Briefings Magazine

Dodge vs. Ford

The 1919 court case that could put a damper on those lofty ESG ambitions. 

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By Glenn Rifkin

When Henry Ford started his automotive company in 1903, he partnered with a pair of fiery, bar-brawling brothers named John and Horace Dodge. The two machinists became integral to turning Ford into an industry magnate. They even attended his son’s wedding in 1916. The day after the ceremony, though, the Dodge brothers filed a lawsuit against Ford Motor Company. Beyond igniting one of the greatest rivalries of all time, that lawsuit would affect corporate fiduciary responsibility for the next century.

In exchange for supplying parts for the original Model A automobile, Ford gave the men a
10 percent stake in the company. (If the venture were to fail, he agreed to give them rights to the entire company.) As it was, the Model A bankrolled the famous Model T that made Ford a household name. Meanwhile, in 1914, the Dodge brothers unveiled a car company of their own, funded using the cash stream coming in from shareholder dividends.

But eventually Ford decided to stop paying dividends, claiming he wanted to invest profits in employee wages, new manufacturing plants, and lower product prices for customers. “My ambition is to employ still more men, to spread the benefits of this industrial system to the greatest possible number, to help them build up their lives and their homes,” he said. In reality, his actions may have had more to do with undermining his prospective competitor.

In their case, the plaintiffs argued that a company’s number one priority is to maximize value for its shareholders—not employees, customers, or the community. In 1919, the Michigan Supreme Court agreed, setting a landmark precedent. “A business corporation is organized and carried on primarily for the profit of the stockholders,” wrote the justices.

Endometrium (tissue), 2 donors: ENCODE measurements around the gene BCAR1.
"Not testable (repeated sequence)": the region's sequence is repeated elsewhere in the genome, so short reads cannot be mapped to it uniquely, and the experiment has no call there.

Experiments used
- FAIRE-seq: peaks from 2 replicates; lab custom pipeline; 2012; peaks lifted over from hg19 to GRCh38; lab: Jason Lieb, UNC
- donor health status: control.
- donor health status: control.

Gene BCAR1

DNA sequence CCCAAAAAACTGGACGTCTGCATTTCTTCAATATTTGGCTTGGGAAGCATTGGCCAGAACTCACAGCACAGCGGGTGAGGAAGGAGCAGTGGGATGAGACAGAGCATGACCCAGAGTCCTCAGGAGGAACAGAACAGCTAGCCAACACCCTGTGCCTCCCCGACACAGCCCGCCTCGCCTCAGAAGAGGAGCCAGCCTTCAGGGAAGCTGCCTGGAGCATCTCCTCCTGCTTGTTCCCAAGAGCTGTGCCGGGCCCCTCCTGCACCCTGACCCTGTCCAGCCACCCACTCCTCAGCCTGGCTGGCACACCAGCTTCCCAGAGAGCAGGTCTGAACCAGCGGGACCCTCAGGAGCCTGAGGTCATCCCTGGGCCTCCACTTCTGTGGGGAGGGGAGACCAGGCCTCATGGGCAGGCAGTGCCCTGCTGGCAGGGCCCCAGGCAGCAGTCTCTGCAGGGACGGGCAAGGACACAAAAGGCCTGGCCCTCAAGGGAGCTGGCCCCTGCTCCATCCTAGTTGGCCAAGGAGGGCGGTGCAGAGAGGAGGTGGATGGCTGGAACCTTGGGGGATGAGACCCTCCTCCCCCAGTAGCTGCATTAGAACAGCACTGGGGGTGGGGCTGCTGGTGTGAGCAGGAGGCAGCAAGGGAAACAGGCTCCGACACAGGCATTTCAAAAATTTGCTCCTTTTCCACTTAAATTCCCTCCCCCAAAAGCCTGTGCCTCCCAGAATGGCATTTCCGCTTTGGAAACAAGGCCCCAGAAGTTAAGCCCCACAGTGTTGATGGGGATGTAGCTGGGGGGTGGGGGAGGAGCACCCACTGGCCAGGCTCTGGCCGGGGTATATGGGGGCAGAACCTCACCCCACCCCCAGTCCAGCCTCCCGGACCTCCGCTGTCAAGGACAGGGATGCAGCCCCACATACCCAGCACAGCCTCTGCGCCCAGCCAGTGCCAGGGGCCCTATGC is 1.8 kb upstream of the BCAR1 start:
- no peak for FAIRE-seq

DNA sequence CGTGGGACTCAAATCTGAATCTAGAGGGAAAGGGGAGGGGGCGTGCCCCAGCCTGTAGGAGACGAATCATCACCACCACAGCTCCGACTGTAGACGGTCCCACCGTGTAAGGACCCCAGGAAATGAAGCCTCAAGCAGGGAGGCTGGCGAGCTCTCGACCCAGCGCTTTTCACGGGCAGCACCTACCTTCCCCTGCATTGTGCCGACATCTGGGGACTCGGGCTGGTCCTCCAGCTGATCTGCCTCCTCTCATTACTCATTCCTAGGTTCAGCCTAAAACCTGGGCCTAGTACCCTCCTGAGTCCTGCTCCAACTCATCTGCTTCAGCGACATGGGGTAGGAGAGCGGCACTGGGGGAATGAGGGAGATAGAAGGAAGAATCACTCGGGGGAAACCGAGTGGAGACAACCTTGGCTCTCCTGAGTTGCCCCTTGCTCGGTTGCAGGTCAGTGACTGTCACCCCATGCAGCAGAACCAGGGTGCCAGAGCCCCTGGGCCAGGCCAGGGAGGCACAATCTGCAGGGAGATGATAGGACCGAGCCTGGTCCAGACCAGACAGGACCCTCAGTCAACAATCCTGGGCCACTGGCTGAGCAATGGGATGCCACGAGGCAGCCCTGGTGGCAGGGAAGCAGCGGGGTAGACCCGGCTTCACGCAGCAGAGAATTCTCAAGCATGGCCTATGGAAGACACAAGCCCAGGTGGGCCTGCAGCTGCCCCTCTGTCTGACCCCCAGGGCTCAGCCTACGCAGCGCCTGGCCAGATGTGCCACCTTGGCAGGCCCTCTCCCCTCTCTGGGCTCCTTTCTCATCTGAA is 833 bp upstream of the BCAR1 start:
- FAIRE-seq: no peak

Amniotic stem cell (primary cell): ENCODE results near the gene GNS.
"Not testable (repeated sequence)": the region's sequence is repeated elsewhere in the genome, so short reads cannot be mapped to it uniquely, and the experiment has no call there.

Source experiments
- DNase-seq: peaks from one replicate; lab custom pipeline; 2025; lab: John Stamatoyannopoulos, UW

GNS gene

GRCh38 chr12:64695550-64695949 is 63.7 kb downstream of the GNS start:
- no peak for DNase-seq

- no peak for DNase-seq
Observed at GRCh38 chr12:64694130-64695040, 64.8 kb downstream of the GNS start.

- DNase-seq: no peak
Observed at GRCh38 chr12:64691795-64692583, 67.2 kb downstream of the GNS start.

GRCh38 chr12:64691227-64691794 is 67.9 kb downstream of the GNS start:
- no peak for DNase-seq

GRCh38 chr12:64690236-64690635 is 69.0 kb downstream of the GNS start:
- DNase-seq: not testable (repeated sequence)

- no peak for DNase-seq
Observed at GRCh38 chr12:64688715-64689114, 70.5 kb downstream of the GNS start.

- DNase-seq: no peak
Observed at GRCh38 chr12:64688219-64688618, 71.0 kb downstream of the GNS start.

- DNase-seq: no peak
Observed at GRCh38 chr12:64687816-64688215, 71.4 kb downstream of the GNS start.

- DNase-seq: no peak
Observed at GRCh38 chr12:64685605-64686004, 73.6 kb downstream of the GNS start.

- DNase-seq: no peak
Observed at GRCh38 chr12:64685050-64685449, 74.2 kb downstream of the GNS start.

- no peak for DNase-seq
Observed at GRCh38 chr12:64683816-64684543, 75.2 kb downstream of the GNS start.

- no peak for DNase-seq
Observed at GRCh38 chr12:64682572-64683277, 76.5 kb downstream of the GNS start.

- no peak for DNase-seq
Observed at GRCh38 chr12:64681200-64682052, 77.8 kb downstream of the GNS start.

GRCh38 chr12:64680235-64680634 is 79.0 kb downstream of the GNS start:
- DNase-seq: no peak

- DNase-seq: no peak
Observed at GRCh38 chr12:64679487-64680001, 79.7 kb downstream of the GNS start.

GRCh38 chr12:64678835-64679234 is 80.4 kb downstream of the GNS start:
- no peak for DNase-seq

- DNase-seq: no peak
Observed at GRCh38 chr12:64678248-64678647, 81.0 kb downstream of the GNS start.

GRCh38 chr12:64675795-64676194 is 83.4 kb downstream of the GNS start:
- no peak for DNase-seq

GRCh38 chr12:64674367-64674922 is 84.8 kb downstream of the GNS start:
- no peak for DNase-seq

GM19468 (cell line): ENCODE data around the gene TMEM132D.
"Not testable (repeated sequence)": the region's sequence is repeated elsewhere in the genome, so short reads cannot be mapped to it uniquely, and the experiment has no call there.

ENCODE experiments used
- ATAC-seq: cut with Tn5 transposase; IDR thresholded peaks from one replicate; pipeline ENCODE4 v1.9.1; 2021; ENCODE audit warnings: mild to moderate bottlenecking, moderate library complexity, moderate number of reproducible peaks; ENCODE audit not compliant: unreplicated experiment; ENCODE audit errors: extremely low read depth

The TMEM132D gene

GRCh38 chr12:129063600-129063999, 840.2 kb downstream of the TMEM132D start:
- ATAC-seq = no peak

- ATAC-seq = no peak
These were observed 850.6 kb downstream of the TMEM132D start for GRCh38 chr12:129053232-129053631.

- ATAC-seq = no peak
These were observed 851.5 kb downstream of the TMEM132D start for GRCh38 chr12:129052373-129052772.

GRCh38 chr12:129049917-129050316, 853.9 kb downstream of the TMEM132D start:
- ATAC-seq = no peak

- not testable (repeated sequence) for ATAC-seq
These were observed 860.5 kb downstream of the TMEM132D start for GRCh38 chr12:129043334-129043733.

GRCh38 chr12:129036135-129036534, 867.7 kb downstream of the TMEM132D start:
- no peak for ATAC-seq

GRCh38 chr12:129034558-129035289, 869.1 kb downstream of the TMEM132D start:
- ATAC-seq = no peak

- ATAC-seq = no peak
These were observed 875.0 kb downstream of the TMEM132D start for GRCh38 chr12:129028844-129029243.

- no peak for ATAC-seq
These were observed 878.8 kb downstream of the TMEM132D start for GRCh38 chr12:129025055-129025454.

While the Dodge v. Ford Motor Company case has clear implications for the modern-day environmental and social governance (ESG) movement, others argue that it isn’t as straightforward as it may seem on paper. “No court has ever ruled that boards are responsible for maximizing shareholder value,” says Marc Hodak, an adjunct professor at New York University’s Stern School of Business who lectures about corporate governance. “What the Michigan court did say was that a board cannot ignore shareholder interests.” Hodak points out another important side to the case: Ford’s disdain for shareholders. “He called them parasites,” Hodak says.

Ever since the Nobel Prize–winning economist Milton Friedman claimed in 1970 that “the social responsibility of business is to increase its profits,” there has been deliberation about how companies and boards should behave. Do corporations in fact exist solely to make money for investors, or should they also serve a greater purpose, as the Business Roundtable of CEOs has more recently suggested? While some prominent leaders have become vocal proponents of ESG, the court ruling raises the question of how much leeway they actually have to invest in altruism. And that this issue hasn’t yet ended up back in court suggests that ESG may be more marketing than budgeting at this point. “[The Business Roundtable statement on corporate purpose] allowed a handful of social justice warrior CEOs to signal their virtue, but likely will prove to be window dressing for most,” says Stephen Bainbridge, a professor at UCLA School of Law and an expert on corporations and business law. “When faced with zero-sum decisions, CEOs remain legally obliged—and can be expected—to prefer shareholder interests.”

As for the Dodge brothers, they had little time to enjoy their victory or their dividends. They both died of pneumonia within months of each other in 1920.  


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